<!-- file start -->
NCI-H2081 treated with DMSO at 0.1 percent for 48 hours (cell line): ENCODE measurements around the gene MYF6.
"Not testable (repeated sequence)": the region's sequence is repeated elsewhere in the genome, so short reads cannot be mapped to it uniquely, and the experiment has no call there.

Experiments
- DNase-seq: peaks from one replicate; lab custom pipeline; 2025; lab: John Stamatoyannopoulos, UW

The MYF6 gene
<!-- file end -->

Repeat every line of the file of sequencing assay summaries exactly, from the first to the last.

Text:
NCI-H2081 treated with DMSO at 0.1 percent for 48 hours (cell line): ENCODE measurements around the gene MYF6.
"Not testable (repeated sequence)": the region's sequence is repeated elsewhere in the genome, so short reads cannot be mapped to it uniquely, and the experiment has no call there.

Experiments
- DNase-seq: peaks from one replicate; lab custom pipeline; 2025; lab: John Stamatoyannopoulos, UW

The MYF6 gene